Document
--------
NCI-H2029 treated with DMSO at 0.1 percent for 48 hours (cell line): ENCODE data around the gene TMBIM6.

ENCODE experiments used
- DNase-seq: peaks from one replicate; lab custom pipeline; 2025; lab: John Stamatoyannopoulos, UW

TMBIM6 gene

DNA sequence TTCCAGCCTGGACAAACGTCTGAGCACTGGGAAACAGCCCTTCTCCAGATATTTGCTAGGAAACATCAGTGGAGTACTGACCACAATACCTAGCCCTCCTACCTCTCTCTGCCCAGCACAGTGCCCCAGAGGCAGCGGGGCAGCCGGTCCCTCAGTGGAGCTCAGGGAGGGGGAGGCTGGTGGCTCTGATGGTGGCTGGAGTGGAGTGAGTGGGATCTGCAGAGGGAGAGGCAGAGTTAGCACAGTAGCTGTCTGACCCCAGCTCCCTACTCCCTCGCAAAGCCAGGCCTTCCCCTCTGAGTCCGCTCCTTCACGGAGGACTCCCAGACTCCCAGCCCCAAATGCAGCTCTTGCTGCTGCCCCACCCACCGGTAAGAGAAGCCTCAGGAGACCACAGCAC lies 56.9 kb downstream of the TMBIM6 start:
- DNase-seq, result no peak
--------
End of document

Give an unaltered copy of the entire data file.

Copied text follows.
NCI-H2029 treated with DMSO at 0.1 percent for 48 hours (cell line): ENCODE data around the gene TMBIM6.

ENCODE experiments used
- DNase-seq: peaks from one replicate; lab custom pipeline; 2025; lab: John Stamatoyannopoulos, UW

TMBIM6 gene

DNA sequence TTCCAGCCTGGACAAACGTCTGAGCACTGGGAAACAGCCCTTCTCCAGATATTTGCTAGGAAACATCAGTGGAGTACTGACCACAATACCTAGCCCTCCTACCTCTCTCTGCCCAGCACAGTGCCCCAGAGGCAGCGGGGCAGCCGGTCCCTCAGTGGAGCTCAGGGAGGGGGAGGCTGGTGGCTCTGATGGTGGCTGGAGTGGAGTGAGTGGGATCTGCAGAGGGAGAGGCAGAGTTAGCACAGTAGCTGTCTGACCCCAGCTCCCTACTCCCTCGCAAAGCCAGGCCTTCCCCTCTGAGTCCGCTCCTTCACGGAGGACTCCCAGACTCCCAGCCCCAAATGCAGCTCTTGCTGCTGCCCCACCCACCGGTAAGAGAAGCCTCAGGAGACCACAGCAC lies 56.9 kb downstream of the TMBIM6 start:
- DNase-seq, result no peak